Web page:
The Thai soccer circle was a lot easier to break into than the Korean circle. Last Friday I played my first game with the boys (boys, boys, it’s always boys) and shared with them the good news of women’s athletic emancipation.
This is P'Ton, who actually is not crazy contrary to this picture.
He loves to learn English and is housedad not only to the forty
orphans in the HELP Thailand house, but also to his own 2
daughters. Thais, like Koreans, are older than they look.
I’ve been pampered in Korea with turf fields and goals with nets. Here we play on dirt mixed with weeds with metal two-feet high mini-goals. No nets, no lines, and no smooth surfaces. The ball’s the same, though, as are the boys: incredulous and intrigued. When P’Ton, my soccer liaison (the Thai version of Gyu), went back on Saturday to play he said no less than five guys asked him where “Hlaine” was.
I miss playing with girls, though. Girls are undeniably slower, usually more scared of the ball, and less likely to play competitively, but they’re also smarter. Girls learn their passing game and their limits (sometimes too well), whereas playing with boys sometimes turns into a game of See Who Can Hold onto the Ball the Longest and Dribble around Everyone Else Even if He Ends Up No Where Near the Goal or Anyone Else on His Team. Like everything else, soccer comes with opportunity costs.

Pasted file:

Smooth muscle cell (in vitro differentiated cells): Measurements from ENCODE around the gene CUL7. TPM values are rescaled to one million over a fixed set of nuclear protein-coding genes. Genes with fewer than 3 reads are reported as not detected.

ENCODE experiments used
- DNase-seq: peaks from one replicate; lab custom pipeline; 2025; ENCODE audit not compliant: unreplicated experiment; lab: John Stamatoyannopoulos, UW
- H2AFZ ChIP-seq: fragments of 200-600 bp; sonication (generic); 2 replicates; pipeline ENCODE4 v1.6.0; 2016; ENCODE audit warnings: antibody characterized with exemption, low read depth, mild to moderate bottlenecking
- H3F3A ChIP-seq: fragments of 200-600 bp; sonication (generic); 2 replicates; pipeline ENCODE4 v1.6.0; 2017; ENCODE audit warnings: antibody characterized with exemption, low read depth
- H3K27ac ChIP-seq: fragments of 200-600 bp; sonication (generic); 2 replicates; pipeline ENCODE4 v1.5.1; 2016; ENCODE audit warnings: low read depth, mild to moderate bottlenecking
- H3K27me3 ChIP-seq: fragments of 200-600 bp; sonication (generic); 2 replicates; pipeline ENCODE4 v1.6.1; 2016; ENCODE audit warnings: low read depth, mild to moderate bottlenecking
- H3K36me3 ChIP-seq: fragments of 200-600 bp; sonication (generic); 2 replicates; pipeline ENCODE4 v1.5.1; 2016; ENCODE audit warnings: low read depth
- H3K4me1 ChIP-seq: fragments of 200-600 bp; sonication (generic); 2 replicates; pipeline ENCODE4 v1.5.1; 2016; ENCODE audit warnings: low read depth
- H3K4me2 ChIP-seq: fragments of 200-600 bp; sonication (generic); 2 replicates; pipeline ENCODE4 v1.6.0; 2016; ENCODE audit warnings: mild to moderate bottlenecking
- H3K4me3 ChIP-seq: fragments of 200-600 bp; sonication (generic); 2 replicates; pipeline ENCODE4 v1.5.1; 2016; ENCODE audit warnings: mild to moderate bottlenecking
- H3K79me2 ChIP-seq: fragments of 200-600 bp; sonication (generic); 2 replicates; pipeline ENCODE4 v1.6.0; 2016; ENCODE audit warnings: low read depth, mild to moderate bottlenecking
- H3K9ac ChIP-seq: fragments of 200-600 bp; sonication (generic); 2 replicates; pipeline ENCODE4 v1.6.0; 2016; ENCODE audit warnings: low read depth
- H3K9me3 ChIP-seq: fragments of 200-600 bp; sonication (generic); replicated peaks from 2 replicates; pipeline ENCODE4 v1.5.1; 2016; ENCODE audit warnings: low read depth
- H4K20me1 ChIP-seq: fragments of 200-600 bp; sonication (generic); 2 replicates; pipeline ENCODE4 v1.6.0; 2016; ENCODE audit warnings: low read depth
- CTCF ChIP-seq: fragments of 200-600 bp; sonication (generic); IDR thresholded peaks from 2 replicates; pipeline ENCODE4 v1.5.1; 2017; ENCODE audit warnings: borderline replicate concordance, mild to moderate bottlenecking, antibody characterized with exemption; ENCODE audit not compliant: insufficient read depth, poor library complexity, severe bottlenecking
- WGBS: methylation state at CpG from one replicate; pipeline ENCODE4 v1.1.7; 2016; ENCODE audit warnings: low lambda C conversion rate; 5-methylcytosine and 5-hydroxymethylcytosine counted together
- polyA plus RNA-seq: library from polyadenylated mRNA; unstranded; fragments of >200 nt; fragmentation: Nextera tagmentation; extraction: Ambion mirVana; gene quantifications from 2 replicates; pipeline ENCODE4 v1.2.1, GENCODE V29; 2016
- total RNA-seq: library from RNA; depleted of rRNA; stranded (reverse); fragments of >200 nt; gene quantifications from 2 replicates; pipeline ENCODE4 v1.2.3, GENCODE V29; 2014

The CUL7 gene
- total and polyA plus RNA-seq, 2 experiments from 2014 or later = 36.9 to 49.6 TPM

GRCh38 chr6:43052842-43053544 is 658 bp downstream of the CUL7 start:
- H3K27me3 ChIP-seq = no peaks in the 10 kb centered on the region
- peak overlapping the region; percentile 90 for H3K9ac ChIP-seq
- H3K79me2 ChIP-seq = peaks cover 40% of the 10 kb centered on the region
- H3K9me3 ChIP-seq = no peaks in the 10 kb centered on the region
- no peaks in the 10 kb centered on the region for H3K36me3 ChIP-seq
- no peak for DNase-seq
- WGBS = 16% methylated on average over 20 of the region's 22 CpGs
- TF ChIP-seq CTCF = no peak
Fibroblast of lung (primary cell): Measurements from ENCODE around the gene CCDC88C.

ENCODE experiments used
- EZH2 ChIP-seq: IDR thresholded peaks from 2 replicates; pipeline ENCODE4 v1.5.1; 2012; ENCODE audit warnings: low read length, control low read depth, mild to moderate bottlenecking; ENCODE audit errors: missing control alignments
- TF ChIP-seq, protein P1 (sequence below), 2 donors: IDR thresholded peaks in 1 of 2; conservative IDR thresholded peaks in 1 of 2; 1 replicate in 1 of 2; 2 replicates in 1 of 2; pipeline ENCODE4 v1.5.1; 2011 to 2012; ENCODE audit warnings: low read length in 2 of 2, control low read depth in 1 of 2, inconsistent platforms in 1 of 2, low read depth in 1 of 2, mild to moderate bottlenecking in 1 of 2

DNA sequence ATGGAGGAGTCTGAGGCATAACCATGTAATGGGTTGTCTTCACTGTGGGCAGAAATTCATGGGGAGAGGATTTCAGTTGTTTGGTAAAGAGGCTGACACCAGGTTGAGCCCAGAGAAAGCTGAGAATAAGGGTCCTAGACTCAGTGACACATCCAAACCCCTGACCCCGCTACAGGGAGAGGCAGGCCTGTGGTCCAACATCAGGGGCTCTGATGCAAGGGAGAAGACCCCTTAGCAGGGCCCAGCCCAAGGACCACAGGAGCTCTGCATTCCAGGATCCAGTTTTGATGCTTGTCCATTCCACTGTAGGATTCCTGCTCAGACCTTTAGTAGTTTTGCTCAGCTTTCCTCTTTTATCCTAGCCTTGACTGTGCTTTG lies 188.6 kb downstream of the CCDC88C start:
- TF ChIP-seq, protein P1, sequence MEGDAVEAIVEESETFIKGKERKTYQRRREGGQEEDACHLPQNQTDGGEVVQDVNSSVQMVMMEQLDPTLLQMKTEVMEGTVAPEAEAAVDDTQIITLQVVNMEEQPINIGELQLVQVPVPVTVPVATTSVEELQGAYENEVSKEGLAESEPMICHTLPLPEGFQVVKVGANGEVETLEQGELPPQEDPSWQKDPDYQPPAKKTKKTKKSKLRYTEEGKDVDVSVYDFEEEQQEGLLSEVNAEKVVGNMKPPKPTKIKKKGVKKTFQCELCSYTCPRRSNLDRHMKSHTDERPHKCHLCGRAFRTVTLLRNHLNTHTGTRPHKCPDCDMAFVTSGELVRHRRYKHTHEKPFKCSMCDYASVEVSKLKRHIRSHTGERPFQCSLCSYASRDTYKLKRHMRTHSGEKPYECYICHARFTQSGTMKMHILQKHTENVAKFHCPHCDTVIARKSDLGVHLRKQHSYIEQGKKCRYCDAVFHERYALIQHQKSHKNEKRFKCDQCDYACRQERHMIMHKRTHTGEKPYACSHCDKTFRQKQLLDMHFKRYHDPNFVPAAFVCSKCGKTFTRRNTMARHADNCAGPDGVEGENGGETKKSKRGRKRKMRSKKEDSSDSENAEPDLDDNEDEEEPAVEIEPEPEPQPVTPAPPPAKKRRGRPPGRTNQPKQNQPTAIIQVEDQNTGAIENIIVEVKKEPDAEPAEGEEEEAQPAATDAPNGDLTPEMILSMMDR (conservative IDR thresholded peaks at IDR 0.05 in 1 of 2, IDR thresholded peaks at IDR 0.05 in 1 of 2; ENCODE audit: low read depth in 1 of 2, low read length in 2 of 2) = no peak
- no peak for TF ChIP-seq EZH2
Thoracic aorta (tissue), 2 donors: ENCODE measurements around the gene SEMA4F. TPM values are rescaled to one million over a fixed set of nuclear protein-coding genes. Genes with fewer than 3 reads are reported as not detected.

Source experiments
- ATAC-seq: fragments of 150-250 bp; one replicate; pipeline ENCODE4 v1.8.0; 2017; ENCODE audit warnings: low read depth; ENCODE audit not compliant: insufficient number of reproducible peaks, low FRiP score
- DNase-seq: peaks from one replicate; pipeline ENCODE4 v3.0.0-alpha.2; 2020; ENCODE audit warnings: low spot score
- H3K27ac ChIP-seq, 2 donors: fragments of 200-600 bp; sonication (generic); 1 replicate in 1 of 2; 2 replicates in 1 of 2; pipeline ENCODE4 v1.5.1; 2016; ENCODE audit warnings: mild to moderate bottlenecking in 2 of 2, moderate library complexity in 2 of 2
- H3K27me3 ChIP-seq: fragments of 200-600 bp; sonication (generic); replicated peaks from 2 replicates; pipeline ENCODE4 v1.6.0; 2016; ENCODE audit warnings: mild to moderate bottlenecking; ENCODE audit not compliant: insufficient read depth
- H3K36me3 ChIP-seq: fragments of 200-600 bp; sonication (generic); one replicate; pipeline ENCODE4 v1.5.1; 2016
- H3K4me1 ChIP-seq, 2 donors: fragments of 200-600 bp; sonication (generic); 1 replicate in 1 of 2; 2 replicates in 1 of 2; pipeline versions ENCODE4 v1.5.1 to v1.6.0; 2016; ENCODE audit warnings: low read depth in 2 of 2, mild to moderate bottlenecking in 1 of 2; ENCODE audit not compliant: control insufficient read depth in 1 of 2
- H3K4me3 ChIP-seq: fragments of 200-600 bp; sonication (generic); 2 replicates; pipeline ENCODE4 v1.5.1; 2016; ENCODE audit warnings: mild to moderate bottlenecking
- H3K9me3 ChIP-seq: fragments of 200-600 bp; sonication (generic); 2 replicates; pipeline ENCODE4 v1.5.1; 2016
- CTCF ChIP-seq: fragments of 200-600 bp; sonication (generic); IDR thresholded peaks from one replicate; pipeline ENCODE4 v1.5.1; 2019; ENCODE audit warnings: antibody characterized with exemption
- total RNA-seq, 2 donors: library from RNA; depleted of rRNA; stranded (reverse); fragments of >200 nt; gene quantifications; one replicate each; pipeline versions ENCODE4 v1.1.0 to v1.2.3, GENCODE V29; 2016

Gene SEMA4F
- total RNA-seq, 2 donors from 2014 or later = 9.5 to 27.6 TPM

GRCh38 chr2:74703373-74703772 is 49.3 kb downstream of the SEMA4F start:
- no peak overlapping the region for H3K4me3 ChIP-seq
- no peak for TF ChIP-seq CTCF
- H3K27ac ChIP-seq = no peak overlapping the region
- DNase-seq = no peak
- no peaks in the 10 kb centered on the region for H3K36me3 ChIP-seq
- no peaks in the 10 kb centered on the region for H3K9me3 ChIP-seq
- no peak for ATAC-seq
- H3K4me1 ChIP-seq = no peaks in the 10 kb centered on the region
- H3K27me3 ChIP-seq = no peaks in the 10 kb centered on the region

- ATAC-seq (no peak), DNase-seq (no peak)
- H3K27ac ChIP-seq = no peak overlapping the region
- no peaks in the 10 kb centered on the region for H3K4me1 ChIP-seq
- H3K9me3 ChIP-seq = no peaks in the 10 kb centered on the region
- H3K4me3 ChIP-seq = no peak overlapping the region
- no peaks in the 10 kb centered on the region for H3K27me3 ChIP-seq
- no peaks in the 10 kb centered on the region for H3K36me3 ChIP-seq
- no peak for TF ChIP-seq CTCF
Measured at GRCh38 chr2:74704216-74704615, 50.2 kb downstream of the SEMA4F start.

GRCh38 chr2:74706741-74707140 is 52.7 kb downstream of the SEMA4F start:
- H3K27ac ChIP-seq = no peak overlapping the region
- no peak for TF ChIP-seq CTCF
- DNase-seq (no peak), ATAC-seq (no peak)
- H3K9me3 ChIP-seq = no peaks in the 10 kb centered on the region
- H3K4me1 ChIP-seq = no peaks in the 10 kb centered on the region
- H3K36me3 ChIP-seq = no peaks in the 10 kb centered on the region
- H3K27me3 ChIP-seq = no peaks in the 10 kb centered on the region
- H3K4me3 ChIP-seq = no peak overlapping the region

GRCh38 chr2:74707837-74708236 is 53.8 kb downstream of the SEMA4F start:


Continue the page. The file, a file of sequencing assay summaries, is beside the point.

So I try not to take it too personally when they tell me I play soccer like a man. They mean well.
 The night before my birthday, the founders of HELP Thailand took me and the other workers out for a joint celebration for me and the other intern, whose birthday was on January 4th. We had dinner and an ice cream cake that said “Happy Birthday Kristen & Hlaine.” P’Ton has thence adopted the appellation for me.